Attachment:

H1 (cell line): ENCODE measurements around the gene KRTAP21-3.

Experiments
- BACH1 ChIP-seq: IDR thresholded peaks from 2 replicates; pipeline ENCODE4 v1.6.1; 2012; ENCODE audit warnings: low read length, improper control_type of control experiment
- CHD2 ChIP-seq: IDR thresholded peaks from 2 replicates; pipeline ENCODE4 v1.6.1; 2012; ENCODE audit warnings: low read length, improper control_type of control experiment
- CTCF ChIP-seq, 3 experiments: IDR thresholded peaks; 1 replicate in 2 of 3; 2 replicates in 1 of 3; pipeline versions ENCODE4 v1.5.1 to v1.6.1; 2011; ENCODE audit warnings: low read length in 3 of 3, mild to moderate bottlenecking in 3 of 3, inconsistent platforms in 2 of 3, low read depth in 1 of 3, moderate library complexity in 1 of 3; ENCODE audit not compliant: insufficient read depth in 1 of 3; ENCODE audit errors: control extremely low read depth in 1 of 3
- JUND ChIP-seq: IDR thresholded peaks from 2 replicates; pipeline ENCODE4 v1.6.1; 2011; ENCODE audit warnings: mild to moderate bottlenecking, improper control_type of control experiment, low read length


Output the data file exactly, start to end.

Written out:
H1 (cell line): ENCODE measurements around the gene KRTAP21-3.

Experiments
- BACH1 ChIP-seq: IDR thresholded peaks from 2 replicates; pipeline ENCODE4 v1.6.1; 2012; ENCODE audit warnings: low read length, improper control_type of control experiment
- CHD2 ChIP-seq: IDR thresholded peaks from 2 replicates; pipeline ENCODE4 v1.6.1; 2012; ENCODE audit warnings: low read length, improper control_type of control experiment
- CTCF ChIP-seq, 3 experiments: IDR thresholded peaks; 1 replicate in 2 of 3; 2 replicates in 1 of 3; pipeline versions ENCODE4 v1.5.1 to v1.6.1; 2011; ENCODE audit warnings: low read length in 3 of 3, mild to moderate bottlenecking in 3 of 3, inconsistent platforms in 2 of 3, low read depth in 1 of 3, moderate library complexity in 1 of 3; ENCODE audit not compliant: insufficient read depth in 1 of 3; ENCODE audit errors: control extremely low read depth in 1 of 3
- JUND ChIP-seq: IDR thresholded peaks from 2 replicates; pipeline ENCODE4 v1.6.1; 2011; ENCODE audit warnings: mild to moderate bottlenecking, improper control_type of control experiment, low read length